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WOMAN OF PRINCIPAL: Stephanie Hasselbrink bridges La Jolla Elementary gap

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Stephanie Hasselbrink is the interim principal at La Jolla Elementary, filling in for recently departed Donna Tripi during the search for her replacement.
(COREY LEVITAN)

Getting called to the principal’s office is usually not a good thing. For Stephanie Hassebrink, it was a career highlight.

“I have had the best week serving as La Jolla Elementary’s interim principal,” she told the Light on Friday, Jan. 11. “Everyone has been so welcoming and positive, and I feel like I’m on cloud nine.”

Early in the new year, San Diego Unified School District superintendent Mitzi Moreno asked Hasselbrink if she wanted to fill in for recently departed Donna Tripi during the search for her replacement. (The 19-year La Jolla Elementary principal announced on Dec. 3 that she was leaving to become superintendent of the Rancho Santa Fe School District.)

“When I received the call, my initial reaction was surprise, as it wasn’t something that I had been expecting,” said Hasselbrink, who was serving as an in-school resource teacher at San Diego’s Marshall Elementary School at the time.

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“My next reaction was excitement,” she said. “I absolutely loved teaching at La Jolla Elementary, and the opportunity to return to serve the community just thrilled me. “ (Hasselbrink taught fifth grade at La Jolla Elementary from 2011 to 2015.)

This is Hasselbrink’s first stint anywhere as a principal. However, as Marshall’s resource teacher for four years, she said she “had the opportunity to run the school operationally and instructionally” and that “I would say you could probably liken it to a vice-principalship.”

Hasselbrink described her primary goal during this transition as “to listen to parents and teachers and to continue the amazing work they’ve been doing.” She also noted that retired principal Julie Martel will be in two days a week to help and advise her.

As for whether Tripi also gave her any advice, Hasselbrink said: “I didn’t connect with her on the phone prior to coming in, but we texted and we’ll be speaking sometime later.”

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Being a temporary anything always has a twinge of surreality to it. For instance, the walls of Hasselbrink’s new office are bare because her old office at Marshall still awaits her return.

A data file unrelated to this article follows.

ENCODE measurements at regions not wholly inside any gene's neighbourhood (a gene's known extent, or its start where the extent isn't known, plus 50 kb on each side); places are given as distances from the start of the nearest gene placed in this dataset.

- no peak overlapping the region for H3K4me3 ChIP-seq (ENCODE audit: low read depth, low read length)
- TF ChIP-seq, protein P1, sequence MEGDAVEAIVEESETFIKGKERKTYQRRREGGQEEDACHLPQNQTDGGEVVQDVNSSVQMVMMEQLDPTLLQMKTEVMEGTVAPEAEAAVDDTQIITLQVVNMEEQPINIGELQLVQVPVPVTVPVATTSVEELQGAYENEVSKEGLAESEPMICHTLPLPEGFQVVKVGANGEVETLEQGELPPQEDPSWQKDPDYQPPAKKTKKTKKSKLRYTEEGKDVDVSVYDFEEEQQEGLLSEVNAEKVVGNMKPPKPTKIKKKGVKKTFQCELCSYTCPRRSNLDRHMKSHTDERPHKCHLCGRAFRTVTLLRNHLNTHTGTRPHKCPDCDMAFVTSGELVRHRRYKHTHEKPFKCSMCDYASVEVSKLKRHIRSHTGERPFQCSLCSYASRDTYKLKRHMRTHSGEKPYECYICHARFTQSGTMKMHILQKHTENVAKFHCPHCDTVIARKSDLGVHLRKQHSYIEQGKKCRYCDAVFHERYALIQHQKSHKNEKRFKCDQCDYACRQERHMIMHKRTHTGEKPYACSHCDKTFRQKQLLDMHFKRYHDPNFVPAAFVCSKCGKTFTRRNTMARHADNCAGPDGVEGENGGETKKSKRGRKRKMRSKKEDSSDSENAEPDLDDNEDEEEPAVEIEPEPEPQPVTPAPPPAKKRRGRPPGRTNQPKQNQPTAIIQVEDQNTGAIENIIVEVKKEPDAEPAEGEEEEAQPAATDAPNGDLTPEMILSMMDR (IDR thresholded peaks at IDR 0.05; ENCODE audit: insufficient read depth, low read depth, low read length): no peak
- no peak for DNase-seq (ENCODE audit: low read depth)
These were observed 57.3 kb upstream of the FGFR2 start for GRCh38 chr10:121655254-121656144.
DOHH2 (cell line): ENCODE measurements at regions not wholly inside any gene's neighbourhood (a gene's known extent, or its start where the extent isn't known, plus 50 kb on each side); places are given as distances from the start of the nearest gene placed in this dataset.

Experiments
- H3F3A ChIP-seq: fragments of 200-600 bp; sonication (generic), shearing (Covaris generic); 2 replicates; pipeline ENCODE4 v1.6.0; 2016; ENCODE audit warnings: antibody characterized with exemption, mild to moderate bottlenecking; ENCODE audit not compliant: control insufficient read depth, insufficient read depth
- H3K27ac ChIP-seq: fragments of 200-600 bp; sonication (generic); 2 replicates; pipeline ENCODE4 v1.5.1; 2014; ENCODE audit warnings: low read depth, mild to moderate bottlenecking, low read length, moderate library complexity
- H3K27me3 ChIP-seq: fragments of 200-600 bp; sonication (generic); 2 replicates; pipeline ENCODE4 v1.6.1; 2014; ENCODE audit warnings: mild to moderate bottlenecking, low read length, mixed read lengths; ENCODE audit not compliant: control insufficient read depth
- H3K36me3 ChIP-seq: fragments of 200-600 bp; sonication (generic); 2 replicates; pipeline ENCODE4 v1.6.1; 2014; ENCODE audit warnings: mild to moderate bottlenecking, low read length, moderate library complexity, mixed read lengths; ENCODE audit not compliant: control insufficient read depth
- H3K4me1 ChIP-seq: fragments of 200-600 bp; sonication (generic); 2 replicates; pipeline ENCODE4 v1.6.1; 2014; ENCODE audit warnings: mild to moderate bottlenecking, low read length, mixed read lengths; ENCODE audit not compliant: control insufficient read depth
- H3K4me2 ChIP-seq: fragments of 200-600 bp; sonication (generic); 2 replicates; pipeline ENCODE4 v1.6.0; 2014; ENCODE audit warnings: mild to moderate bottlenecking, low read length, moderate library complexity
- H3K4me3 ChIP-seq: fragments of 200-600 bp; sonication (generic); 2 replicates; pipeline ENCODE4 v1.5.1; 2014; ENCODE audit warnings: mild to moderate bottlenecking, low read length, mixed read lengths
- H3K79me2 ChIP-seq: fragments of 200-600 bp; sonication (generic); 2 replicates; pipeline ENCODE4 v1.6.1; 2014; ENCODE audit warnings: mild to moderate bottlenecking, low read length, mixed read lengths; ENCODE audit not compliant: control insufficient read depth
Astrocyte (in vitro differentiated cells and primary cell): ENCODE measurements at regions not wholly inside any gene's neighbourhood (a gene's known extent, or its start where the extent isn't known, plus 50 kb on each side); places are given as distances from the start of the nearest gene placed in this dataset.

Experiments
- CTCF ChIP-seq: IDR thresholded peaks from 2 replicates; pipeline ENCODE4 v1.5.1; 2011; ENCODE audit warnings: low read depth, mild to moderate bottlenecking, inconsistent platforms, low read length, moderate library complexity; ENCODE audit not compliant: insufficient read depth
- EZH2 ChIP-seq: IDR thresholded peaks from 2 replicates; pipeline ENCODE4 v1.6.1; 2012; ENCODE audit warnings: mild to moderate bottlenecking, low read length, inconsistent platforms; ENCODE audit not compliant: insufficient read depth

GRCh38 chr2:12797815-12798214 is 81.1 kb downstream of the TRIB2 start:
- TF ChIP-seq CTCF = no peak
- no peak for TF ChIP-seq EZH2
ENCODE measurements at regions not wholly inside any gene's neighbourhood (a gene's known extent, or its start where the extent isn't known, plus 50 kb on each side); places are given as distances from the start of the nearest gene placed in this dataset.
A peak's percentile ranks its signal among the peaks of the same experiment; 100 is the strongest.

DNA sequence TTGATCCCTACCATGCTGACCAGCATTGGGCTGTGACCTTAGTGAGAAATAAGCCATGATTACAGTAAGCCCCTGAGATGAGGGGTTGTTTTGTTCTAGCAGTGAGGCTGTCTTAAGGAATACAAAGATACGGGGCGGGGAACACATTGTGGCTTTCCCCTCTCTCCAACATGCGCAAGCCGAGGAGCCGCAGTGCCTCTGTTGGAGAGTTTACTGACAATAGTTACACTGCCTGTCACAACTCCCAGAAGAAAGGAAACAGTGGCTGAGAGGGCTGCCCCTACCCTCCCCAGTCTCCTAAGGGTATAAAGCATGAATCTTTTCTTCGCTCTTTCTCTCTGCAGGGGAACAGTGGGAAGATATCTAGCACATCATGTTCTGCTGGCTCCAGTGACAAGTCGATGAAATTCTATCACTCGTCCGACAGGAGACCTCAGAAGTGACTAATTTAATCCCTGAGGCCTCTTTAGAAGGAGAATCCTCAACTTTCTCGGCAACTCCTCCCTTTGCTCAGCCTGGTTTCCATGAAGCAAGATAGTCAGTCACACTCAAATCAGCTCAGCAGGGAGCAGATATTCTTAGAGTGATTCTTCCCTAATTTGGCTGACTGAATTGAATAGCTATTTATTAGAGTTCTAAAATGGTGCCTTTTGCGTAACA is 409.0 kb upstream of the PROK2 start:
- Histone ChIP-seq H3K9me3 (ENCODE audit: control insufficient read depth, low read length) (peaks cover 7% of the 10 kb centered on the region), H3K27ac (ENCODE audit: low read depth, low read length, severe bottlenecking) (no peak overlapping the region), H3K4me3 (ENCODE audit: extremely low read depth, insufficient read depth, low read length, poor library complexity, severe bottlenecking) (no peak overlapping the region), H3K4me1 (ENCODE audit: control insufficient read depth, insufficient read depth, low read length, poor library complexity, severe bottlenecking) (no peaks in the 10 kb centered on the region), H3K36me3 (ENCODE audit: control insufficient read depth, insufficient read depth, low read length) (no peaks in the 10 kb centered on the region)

“All of my stuff is there and I literally just packed a couple of items in a bag,” she said. “I’m an interim, so that’s still my position and this is my temporary position.”

Of course, it’s possible she may not return — if she applies for Tripi’s position and gets it.

“I might when it’s been posted,” she said. “In my life, I definitely look ahead to the long-term. But right now, I’m just trying on Miss Tripi’s shoes to see if I can tackle some of the many aspects of her job.”

Tripi was the fourth La Jolla public-school principal to leave her job in 2018, following the principals of Bird Rock and Torrey Pines elementary schools and Muirlands Middle School.

“I think the parents see this as stability, because I’m somebody from the community who’s familiar, so I’m kind of able to pick up where Donna left off,” Hasselbrink said. “And I’m committed through the end of the process. It’s not like I’m going to be here for a couple of days and see if it’s OK and if it’s not, I’m going to leave.”

Hasselbrink estimated the length of that process as anywhere from three to nine months.

“It seems these days that oftentimes positions get re-posted,” Hasselbrink said, “especially at a school like La Jolla that’s had incredible leadership and has a very clear picture of the leader they would like.”

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Hasselbrink brought up an analogy used often in education — that of an airplane being built while it’s flying. It suggests uncertainty about the destination.

“Here at La Jolla Elementary,” Hasselbrink said, “the plane is built, it has comfortable seats with a screen on the back of each one, and they know exactly where they’re going because they’ve had such an organized leader and such an amazing group of teachers, parents and parent volunteers who have created this plan.”

Asked if she expects any turbulence, she replied: “I wouldn’t call it turbulence. I think there might be a couple of birds flying around that you have to navigate your way around.”

MEET STEPHANIE HASSELBRINKAge: 40.Married: ‘To my career.’Raised: Santa Clara, Calif.Current residence: Downtown San Diego.Surname derivation: Dutch, her German family believes, having ‘something to do with a hazelnut tree on a rolling hill.’Favorite part of the day: Visiting classrooms and seeing teachers engage their students in all different types of learning.Least favorite: Fighting the traffic home.What’s in her lunchbox right now: ‘A chicken-and-rice something.”


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